Your program of study consists of core DNP program requirements plus courses recommended by your advisor or supervisory committee based on your interests.
- Developing Your Program of Study
- Guidelines for Approval of the Program of Study
- Program of Study Forms
- Course Descriptions for Past Nursing and Related Fields Courses
- Beginning the first quarter of your doctoral program, you should maintain an ongoing program of study listing the courses you are taking and plan to take.
- Once your Supervisory Committee has been appointed, you will work with your committee chair to expand upon your program of study to include your future coursework.
- The program of study is then submitted to your supervisory committee for formal review and approval.
- Your supervisory committee uses the School of Nursing Guidelines for Program of Study Approval to review your program of study.
- After your supervisory committee approves your program of study, you must submit a signed hard copy and electronic copy to Academic Services for your student file.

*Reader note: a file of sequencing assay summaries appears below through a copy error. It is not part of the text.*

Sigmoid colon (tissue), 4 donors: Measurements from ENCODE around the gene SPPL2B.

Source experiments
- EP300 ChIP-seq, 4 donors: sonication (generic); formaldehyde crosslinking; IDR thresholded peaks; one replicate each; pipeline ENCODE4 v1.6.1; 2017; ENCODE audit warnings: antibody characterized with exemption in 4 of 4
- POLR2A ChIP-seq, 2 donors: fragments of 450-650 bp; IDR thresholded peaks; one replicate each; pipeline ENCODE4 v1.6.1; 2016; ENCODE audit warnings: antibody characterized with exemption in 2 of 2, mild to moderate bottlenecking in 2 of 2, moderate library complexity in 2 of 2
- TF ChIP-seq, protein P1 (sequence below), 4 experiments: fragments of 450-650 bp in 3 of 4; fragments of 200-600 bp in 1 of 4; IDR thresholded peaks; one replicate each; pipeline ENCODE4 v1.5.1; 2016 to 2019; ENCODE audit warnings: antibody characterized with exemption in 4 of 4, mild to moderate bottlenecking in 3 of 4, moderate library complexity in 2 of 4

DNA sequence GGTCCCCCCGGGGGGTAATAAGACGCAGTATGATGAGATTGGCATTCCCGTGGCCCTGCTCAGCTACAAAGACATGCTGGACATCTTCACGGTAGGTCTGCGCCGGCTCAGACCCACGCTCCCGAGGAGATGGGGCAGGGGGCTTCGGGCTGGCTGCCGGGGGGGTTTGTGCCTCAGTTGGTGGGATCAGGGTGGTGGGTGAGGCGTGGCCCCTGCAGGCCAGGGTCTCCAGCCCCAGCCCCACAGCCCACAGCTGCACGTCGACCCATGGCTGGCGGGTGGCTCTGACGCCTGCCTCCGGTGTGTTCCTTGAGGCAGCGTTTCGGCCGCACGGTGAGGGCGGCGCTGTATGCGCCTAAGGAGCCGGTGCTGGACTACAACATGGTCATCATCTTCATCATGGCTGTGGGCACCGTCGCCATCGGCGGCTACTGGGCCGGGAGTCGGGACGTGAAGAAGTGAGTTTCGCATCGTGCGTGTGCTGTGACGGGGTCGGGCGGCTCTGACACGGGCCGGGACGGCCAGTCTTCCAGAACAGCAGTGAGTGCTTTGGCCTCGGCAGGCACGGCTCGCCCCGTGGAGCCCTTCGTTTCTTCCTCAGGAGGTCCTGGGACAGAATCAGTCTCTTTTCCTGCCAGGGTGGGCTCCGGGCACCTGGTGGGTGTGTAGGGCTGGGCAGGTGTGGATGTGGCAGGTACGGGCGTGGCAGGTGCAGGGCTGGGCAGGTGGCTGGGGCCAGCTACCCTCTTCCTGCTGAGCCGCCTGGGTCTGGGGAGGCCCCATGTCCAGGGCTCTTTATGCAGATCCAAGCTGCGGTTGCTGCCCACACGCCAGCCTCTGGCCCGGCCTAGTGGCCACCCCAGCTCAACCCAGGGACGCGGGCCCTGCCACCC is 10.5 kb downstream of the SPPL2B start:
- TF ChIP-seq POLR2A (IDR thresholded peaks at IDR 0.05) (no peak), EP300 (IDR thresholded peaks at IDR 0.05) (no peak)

When initially writing the program of study, you may not know the specifics of your capstone project, but you should have an idea of its general focus.
The Supervisory Committee evaluates the proposed program of study using the following guidelines:
- Does the coursework support the student's goals and interests?
- What is the content and scope of plans for guided scholarship/independent study? Is adequate "guidance" available?
- Are the courses logically consistent for the described program of study?
- What is the degree of exposure of the student to various faculty expertise across the University and School?
- To what extent does the program provide a) depth of study as well as preparation beyond the single capstone project planned, and b) role development as a Doctor of Nursing Practice?
- Are all program requirements met? Does the program of study comply with all University rules and regulations?
- Is it feasible to implement and complete the program of study in a timely manner?
- If courses are proposed that were taken at another University or for another program of study (e.g. master's), do they represent adequate content? Is the content appropriately current?